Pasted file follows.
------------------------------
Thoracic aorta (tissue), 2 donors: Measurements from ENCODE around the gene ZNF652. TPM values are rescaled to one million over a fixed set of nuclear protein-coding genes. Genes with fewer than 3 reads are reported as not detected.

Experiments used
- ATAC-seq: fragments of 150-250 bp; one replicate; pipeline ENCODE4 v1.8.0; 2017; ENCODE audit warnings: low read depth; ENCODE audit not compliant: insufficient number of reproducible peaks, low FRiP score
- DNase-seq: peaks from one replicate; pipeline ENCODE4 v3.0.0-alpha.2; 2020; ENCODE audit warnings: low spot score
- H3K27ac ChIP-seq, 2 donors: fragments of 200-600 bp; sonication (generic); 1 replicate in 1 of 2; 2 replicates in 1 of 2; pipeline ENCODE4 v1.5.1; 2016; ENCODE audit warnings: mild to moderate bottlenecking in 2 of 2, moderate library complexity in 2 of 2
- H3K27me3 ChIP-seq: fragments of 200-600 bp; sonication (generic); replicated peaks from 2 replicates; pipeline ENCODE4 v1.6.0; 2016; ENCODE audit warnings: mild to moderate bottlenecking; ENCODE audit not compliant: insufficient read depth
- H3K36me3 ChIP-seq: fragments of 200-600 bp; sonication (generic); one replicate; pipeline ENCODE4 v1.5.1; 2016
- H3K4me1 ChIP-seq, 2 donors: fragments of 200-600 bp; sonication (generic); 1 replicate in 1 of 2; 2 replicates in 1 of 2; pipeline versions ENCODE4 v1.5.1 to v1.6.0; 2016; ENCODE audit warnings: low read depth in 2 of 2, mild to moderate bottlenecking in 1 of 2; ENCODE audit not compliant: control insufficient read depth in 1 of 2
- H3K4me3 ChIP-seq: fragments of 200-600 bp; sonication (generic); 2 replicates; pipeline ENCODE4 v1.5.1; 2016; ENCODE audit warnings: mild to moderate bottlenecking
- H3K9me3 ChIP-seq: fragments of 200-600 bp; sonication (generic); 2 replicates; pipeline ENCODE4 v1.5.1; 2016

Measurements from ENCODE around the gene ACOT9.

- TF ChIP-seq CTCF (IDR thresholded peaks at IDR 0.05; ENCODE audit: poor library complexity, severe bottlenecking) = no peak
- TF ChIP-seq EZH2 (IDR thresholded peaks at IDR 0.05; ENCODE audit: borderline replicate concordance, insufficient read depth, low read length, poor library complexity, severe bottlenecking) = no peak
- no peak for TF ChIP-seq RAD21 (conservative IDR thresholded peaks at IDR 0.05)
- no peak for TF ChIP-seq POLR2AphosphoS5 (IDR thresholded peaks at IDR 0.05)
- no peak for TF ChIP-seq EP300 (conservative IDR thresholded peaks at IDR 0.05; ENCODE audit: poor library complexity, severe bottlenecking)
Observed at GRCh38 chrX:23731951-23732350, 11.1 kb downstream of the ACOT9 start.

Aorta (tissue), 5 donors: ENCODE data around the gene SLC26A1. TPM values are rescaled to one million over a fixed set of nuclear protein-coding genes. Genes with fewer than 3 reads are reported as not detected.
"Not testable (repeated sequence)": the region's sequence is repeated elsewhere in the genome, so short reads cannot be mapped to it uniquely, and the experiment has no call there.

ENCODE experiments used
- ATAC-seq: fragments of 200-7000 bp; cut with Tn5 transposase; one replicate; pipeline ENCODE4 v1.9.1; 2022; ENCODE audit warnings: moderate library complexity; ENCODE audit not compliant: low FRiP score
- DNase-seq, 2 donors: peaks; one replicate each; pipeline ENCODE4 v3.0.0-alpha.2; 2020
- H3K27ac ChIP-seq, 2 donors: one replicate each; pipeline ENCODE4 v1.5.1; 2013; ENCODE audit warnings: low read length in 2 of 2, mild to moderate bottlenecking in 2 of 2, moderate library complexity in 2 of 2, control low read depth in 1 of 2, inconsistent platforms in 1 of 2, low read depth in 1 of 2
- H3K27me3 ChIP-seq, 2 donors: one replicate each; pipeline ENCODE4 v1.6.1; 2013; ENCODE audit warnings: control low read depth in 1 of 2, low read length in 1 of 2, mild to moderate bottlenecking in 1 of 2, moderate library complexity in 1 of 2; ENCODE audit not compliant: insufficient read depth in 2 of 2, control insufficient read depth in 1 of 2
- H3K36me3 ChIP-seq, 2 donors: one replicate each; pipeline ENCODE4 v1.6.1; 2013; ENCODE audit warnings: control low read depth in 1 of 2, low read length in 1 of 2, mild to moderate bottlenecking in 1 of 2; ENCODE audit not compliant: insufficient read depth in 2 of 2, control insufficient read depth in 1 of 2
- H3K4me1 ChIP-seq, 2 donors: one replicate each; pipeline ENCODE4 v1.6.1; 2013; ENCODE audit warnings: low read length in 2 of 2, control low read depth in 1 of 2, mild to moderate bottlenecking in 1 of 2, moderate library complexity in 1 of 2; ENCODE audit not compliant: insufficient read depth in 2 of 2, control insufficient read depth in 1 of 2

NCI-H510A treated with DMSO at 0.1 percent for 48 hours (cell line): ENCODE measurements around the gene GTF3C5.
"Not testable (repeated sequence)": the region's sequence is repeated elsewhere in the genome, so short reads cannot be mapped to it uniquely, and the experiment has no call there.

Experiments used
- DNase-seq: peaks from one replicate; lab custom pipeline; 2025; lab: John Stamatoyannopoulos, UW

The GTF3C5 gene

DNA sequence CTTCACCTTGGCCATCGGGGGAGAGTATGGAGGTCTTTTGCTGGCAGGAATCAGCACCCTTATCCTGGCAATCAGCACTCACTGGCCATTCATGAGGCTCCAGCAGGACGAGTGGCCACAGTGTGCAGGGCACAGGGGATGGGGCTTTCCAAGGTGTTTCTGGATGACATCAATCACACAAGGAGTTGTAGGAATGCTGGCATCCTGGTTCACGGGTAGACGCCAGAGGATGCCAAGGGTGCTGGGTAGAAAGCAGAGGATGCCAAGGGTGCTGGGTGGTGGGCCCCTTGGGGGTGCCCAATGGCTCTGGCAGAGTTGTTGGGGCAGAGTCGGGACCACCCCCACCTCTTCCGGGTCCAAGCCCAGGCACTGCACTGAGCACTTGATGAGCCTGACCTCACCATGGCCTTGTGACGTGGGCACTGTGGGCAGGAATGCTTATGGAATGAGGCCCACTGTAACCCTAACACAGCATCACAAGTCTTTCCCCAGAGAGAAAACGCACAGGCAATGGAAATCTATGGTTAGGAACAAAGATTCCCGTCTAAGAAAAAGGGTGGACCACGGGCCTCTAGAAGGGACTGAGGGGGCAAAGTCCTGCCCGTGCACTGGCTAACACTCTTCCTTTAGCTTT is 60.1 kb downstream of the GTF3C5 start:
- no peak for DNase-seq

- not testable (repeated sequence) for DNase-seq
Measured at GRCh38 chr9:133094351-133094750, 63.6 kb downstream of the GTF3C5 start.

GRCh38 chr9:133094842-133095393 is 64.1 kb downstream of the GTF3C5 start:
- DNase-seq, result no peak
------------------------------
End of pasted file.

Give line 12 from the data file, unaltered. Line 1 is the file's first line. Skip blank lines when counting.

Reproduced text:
- TF ChIP-seq CTCF (IDR thresholded peaks at IDR 0.05; ENCODE audit: poor library complexity, severe bottlenecking) = no peak